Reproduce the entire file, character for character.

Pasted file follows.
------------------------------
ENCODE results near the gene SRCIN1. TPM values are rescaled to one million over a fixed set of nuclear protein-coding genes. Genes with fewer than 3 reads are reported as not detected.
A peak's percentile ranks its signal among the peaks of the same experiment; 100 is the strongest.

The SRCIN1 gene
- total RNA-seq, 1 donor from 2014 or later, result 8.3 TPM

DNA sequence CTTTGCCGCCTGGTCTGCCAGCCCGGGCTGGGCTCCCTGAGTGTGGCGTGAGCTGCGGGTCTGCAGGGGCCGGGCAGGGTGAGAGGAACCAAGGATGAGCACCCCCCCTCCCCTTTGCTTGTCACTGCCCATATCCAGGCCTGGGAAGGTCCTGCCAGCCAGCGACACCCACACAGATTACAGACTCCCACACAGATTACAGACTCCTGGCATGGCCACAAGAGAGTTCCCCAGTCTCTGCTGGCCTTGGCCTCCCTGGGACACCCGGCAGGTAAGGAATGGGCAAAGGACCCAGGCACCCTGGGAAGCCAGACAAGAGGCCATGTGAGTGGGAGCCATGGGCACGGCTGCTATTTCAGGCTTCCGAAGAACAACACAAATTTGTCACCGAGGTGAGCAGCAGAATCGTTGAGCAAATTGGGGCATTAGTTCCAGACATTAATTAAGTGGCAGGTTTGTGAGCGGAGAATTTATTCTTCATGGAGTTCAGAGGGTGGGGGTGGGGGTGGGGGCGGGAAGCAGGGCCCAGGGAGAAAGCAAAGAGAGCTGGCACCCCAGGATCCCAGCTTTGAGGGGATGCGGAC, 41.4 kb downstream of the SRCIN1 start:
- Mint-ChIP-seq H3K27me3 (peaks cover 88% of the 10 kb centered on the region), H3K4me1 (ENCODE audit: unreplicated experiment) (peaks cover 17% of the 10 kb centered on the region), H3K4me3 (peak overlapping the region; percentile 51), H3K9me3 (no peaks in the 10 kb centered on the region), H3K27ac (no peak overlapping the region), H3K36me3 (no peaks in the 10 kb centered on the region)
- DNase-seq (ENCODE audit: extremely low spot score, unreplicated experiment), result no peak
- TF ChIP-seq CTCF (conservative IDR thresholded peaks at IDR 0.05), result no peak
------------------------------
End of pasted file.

ENCODE results near the gene SRCIN1. TPM values are rescaled to one million over a fixed set of nuclear protein-coding genes. Genes with fewer than 3 reads are reported as not detected.
A peak's percentile ranks its signal among the peaks of the same experiment; 100 is the strongest.

The SRCIN1 gene
- total RNA-seq, 1 donor from 2014 or later, result 8.3 TPM

DNA sequence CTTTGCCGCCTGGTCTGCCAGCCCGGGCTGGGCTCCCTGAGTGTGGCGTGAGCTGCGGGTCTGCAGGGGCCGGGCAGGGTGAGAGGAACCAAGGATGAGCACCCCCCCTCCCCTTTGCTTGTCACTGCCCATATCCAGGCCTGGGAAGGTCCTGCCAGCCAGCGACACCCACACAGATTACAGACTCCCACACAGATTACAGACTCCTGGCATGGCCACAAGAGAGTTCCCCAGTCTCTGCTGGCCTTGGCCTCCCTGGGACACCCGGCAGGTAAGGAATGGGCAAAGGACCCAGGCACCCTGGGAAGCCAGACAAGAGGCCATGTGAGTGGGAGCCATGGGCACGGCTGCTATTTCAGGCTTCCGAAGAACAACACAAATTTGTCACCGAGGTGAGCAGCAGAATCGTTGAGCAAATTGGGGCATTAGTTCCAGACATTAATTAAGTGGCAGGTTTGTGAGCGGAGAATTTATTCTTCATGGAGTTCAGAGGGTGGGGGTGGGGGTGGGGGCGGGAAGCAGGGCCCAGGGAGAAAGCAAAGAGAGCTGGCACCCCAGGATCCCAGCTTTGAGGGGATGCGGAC, 41.4 kb downstream of the SRCIN1 start:
- Mint-ChIP-seq H3K27me3 (peaks cover 88% of the 10 kb centered on the region), H3K4me1 (ENCODE audit: unreplicated experiment) (peaks cover 17% of the 10 kb centered on the region), H3K4me3 (peak overlapping the region; percentile 51), H3K9me3 (no peaks in the 10 kb centered on the region), H3K27ac (no peak overlapping the region), H3K36me3 (no peaks in the 10 kb centered on the region)
- DNase-seq (ENCODE audit: extremely low spot score, unreplicated experiment), result no peak
- TF ChIP-seq CTCF (conservative IDR thresholded peaks at IDR 0.05), result no peak